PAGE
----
Researcher in Health Economics
Jingjing joined the Health Economics Research Centre (HERC) as a researcher in August 2022. Her current work includes health economic evaluations of early diagnosis and management of Alzheimer’s disease and dementia, and of pain relief in major surgery (GAP trial). Prior to joining HERC, she worked as a health technology assessment analyst at the Health Information and Quality Authority (HIQA) in Ireland and contributed to a variety of projects on COVID-19 and children vaccinations. Before that, Jingjing worked for the Centre of Health Policy and Management, Trinity College Dublin, as a research assistant focusing on the health economics of palliative care, end of life care, dental care costs, and identification of unit costs for non-acute care in Ireland.
Jingjing received her European Master degree in Health Economics and Management (EUHEM) in 2018, and specialised in Health Economic Evaluation, with her Master thesis focusing on economic modelling of Crohn disease. She received her Bachelor degree in Public Administration in Henan Normal University in China. Her research interests lie in the area of health technology assessment, health economic modelling, costing within health economic evaluation, palliative care, end of life care, and cancer screening.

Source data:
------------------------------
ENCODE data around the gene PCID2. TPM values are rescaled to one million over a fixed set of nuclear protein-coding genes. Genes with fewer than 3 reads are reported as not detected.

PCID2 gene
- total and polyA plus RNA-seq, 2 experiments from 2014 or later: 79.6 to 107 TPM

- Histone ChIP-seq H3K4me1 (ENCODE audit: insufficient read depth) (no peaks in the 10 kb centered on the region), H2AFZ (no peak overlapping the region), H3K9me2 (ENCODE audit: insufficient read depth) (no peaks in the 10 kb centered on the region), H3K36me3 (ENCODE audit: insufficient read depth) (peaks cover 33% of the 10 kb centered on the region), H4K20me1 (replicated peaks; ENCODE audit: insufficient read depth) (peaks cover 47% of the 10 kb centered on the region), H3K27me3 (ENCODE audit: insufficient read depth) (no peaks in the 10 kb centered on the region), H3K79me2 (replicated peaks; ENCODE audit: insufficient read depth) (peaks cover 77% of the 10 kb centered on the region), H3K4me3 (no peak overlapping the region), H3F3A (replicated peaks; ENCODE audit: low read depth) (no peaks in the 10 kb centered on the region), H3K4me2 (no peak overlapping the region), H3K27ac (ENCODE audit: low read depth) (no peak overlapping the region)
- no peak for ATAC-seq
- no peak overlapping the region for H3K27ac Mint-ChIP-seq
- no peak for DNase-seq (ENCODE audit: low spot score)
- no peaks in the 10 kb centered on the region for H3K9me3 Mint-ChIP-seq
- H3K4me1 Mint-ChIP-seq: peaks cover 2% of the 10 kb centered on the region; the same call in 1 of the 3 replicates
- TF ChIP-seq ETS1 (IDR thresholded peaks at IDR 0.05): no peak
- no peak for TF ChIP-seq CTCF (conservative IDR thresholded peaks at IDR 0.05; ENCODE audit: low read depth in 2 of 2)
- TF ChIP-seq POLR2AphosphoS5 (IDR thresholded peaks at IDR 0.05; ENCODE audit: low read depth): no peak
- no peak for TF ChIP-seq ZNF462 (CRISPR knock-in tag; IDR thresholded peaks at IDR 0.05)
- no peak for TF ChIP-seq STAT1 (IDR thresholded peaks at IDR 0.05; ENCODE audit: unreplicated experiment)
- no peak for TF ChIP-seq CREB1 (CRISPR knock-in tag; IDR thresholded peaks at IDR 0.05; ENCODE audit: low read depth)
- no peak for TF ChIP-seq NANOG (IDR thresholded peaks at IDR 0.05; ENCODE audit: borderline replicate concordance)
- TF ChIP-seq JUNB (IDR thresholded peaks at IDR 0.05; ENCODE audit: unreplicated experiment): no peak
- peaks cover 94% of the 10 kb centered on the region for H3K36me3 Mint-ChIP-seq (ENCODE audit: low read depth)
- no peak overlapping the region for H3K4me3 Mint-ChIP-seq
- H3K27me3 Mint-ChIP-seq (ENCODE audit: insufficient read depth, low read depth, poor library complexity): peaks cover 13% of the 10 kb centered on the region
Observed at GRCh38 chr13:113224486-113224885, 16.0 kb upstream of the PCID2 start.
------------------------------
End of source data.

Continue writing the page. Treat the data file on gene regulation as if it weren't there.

‘Natural experiments’ to evaluate the effectiveness and cost-effectiveness of palliative care: a systematic review of the literature and consideration of future opportunities
Jiang J. and May P., (2022), BMJ Supportive and Palliative Care
The price of private dental services: results from a national representative survey of Ireland
Smith S. et al, (2022), Irish Journal of Medical Science (1971 -)
Out-of-pocket costs near end of life in low- and middle-income countries: A systematic review
Reid E. et al, (2022), PLOS Global Public Health, 2, e0000005 - e0000005
Proportion of deaths in hospital in European countries: trends and associations from panel data (2005–2017)
Jiang J. and May P., (2021), European Journal of Public Health, 31, 1176 - 1183
Unit costs for non-acute care in Ireland 2016—2019
Smith S. et al, (2021), HRB Open Research, 4, 39 - 39